death spiraling health care system. that's my big concern. we just didn't quite get consensus today. what we have is a member-driven process to try to get consensus. we came very close but did not get the consensus. that's why i thought the wise thing to do is not proceed with a vote but to pull the bill and see what we can do. i don't think the law as it is fashioned or anything close to it is really going to be -- to going to survive. >> have you worked on legislation? mr. ryan: we're going to go back and figure out what the next steps are. >> is it the conservatives of the freedom caucus who effectively drove out your predecessor, john boehner, are they responsible for the defeat today? mr. ryan: i don't want to cast blame. there's a block of no votes, there were a sufficient number of votes that prevented it from passing and they didn't change their votes. we were close, some of the members of that caucus were voting with us but not enough were and therefore, i met with their chairman earlier today.
he made it clear to me that the votes weren't going to be there from their team. that was sufficient to provide the balance to not have this bill pass. reporter: you all swept the house, won the majority with a promise to repeal obamacare. the majority in the senate with a promise to repeal obamacare. the white house with the promise to repeal obamacare. how do you go home to your constituent, send all your members home to their constituents, say, you know what, it's not even 100 days into the administration, sorry, we can't figure this out. mr. ryan: that's a really good question. i wish i had a better answer. obamacare is not working, it's collapsing, it was designed in a fundamentally flawed way. we believe this bill is the best way to go duh -- but didn't get the consensus. >> right now obamacare remain the las of the land is that going to change in 2017? mr. ryan: i don't know what else to say other than o-- obamacare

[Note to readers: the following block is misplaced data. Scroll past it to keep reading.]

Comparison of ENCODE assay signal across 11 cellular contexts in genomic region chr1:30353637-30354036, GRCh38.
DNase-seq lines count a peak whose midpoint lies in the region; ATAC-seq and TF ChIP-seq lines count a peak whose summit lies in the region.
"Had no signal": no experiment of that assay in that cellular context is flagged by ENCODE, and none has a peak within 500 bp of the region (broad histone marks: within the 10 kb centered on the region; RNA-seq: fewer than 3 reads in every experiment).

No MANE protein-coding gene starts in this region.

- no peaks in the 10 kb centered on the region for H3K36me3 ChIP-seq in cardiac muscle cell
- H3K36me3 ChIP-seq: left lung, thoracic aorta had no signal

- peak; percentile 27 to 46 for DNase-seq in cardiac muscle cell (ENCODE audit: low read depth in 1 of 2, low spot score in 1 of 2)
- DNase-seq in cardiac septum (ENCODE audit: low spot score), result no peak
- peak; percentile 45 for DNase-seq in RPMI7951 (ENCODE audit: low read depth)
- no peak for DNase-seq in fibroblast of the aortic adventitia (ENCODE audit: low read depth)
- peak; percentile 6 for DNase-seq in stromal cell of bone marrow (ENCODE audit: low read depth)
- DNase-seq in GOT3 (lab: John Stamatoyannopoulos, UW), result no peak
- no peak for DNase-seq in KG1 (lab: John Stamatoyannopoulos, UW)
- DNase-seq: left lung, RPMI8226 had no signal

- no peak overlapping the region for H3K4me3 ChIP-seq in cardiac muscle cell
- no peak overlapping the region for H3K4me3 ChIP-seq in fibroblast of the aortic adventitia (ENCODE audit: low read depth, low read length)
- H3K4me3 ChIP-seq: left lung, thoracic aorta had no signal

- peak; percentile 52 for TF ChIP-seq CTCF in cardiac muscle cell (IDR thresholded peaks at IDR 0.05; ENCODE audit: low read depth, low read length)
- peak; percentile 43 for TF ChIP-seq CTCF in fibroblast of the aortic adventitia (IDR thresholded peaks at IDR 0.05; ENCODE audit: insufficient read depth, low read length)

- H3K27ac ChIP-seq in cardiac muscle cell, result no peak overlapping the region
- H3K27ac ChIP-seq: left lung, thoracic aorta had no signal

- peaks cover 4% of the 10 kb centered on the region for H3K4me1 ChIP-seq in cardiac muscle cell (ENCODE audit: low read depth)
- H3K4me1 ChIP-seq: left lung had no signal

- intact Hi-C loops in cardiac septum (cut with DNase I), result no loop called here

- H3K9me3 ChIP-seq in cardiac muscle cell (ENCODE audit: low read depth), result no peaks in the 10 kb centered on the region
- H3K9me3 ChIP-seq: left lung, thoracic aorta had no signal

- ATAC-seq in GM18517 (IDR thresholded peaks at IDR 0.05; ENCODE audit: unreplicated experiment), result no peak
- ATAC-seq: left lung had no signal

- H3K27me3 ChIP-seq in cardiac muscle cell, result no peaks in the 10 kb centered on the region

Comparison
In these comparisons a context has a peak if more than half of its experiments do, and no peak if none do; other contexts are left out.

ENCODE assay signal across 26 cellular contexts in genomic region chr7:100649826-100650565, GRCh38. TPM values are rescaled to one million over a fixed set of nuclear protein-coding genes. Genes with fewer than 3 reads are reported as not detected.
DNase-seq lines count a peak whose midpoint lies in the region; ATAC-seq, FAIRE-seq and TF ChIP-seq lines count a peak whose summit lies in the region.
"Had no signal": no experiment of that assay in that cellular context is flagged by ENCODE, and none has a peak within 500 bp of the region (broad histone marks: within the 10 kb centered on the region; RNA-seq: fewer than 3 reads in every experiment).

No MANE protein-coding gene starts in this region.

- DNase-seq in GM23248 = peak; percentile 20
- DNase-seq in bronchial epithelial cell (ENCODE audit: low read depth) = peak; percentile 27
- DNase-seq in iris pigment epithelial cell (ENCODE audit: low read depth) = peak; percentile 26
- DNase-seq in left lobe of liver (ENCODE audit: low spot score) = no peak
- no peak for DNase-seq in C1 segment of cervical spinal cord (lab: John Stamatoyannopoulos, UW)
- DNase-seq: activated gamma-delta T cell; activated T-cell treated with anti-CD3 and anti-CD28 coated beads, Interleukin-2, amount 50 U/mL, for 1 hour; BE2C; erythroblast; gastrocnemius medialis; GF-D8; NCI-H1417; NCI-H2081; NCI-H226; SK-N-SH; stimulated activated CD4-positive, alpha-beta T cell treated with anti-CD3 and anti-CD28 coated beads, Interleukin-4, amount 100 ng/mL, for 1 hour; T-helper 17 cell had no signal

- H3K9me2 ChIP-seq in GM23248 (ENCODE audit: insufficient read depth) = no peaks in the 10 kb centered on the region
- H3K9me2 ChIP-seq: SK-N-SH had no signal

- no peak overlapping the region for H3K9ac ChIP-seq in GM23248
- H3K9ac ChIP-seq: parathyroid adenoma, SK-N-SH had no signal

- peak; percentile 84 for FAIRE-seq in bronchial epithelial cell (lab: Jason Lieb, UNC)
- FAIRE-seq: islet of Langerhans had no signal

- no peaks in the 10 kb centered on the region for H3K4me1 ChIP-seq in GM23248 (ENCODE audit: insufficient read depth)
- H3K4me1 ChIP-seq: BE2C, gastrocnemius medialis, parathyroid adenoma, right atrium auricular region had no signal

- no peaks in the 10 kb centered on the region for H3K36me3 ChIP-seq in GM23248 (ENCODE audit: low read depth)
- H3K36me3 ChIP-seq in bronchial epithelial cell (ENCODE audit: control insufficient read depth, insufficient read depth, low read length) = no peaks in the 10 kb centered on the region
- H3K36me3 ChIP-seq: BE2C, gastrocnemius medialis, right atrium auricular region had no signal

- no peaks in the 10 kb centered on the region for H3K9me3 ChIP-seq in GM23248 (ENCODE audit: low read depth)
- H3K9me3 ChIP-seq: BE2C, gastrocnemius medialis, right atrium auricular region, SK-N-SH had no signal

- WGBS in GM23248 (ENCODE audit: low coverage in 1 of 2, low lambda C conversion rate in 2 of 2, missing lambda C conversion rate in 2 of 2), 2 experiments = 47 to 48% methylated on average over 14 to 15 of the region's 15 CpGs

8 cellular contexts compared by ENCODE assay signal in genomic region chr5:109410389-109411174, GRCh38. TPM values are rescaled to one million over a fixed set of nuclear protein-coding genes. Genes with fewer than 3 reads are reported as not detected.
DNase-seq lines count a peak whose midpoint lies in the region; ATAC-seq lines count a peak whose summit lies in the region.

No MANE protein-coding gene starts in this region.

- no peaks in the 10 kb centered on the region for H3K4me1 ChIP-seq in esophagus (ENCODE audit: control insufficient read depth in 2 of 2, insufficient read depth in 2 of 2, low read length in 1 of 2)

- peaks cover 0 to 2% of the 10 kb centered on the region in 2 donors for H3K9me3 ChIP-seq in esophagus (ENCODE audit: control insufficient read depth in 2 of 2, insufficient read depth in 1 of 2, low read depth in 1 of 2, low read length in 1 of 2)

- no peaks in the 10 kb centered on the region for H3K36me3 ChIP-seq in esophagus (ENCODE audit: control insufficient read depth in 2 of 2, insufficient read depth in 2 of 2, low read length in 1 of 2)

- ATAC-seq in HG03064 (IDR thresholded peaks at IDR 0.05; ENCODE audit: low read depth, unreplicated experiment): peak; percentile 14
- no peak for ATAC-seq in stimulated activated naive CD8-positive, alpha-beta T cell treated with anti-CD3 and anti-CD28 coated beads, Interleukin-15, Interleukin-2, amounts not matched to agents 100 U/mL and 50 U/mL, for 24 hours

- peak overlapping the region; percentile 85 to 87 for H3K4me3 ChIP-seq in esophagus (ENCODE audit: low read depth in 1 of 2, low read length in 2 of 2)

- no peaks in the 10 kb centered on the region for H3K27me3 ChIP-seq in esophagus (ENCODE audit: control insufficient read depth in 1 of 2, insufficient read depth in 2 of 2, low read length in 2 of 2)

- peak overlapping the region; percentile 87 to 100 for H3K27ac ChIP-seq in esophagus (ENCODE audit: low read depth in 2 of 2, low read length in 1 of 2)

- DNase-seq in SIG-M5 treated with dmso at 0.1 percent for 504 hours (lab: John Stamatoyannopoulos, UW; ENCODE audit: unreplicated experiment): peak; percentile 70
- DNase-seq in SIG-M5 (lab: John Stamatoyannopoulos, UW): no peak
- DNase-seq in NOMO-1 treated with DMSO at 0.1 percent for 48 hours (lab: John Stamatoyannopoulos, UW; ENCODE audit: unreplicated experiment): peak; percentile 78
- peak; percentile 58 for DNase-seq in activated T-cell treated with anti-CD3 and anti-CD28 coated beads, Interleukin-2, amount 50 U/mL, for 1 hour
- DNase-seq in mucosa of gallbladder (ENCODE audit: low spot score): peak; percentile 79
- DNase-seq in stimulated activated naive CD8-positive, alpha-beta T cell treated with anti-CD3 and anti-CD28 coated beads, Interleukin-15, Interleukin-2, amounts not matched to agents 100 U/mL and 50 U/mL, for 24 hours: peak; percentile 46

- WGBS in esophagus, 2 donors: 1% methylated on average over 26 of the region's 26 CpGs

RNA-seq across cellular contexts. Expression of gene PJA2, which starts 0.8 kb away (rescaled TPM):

is going to remain the law of the land until it's replaced. we did not have quite the votes to replace this law. we're going to be living with obamacare for the foreseeable future. i don't know how long it's going to take taos replace this law. my worry is obamacare is going to be getting even worse. actually, i think we were probably doing the democrats a favor. i think we were doing the architects of obama a favor by passing this law before it gets even worse. i guess that favor is not going to be given to them and it's going to get worse. i don't think the architects of obamacare they may be pleased right now but when they see how bad this gets based on the prosections -- projections we've been -- been told by the plans participating. five state, you've got one plan left. one choice. other a third of the couventies in america, one plan left. and the kind of projecks we're being told from the people providing health insurance to these people and plans, it's going to get eastbound worse. so oklahoma the architects of obamacare envisioned this future. it's not one we want for the